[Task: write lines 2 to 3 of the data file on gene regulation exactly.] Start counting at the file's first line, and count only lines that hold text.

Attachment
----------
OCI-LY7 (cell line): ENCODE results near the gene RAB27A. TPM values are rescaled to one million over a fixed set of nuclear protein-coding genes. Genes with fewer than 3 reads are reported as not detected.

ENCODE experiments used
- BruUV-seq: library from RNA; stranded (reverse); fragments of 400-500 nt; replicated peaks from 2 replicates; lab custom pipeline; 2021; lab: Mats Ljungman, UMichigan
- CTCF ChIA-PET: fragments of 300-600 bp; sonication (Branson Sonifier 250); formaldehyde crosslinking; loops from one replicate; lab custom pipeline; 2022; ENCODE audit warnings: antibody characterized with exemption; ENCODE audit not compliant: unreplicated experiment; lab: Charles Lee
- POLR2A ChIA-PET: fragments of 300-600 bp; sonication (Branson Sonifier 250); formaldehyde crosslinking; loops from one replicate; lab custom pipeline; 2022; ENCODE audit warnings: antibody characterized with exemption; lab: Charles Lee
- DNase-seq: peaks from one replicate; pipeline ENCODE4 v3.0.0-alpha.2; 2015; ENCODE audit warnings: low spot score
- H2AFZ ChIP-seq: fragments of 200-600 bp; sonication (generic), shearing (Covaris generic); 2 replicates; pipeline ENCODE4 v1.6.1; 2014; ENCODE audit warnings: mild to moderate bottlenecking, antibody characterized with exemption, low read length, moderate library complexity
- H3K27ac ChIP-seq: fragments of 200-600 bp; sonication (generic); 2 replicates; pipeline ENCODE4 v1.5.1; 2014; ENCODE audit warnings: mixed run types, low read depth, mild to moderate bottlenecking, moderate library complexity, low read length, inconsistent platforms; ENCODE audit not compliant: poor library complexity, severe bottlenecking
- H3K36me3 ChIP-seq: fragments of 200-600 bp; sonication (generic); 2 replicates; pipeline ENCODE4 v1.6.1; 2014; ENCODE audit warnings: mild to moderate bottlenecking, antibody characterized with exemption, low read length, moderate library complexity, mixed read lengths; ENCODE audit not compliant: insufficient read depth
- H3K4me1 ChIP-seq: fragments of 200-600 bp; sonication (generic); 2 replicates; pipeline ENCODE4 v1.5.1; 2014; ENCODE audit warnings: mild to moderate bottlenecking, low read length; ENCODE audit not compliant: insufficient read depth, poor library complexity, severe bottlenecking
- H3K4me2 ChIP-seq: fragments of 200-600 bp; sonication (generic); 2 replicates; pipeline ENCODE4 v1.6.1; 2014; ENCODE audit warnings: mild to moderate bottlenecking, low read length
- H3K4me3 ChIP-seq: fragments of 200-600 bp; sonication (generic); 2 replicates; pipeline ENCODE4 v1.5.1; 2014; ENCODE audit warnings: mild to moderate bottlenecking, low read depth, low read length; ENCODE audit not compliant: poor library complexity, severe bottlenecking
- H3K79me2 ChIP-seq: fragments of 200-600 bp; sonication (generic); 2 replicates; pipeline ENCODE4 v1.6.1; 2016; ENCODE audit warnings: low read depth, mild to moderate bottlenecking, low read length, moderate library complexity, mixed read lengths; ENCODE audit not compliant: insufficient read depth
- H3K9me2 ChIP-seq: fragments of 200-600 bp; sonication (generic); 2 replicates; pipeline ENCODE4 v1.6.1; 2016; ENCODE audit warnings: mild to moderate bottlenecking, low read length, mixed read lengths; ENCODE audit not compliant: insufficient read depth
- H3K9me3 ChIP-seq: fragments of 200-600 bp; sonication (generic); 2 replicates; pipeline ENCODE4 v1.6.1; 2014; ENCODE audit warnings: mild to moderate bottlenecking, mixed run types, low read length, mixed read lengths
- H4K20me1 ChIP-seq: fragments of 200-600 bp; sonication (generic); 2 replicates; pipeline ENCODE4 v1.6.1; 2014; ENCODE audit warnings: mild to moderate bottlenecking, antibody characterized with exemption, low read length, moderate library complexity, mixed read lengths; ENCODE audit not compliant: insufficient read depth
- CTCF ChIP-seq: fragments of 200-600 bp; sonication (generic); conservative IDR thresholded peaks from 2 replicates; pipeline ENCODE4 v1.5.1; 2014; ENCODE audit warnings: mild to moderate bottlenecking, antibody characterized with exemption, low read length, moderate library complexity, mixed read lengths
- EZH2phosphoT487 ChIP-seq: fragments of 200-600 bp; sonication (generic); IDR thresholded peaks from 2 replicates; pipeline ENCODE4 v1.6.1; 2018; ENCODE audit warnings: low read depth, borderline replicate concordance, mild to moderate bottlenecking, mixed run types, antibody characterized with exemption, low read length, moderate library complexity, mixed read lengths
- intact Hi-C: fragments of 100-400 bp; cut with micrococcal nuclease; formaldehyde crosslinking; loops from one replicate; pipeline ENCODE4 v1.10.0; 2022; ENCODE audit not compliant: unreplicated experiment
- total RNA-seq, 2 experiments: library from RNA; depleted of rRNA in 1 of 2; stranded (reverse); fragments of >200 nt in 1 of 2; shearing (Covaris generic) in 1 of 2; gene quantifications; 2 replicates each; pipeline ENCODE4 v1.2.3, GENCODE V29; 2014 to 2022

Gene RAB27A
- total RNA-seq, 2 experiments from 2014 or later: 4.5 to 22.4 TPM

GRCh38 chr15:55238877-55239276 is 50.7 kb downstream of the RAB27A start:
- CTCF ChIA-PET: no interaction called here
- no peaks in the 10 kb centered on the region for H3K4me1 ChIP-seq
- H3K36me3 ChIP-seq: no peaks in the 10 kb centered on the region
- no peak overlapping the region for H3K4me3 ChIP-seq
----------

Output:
ENCODE experiments used
- BruUV-seq: library from RNA; stranded (reverse); fragments of 400-500 nt; replicated peaks from 2 replicates; lab custom pipeline; 2021; lab: Mats Ljungman, UMichigan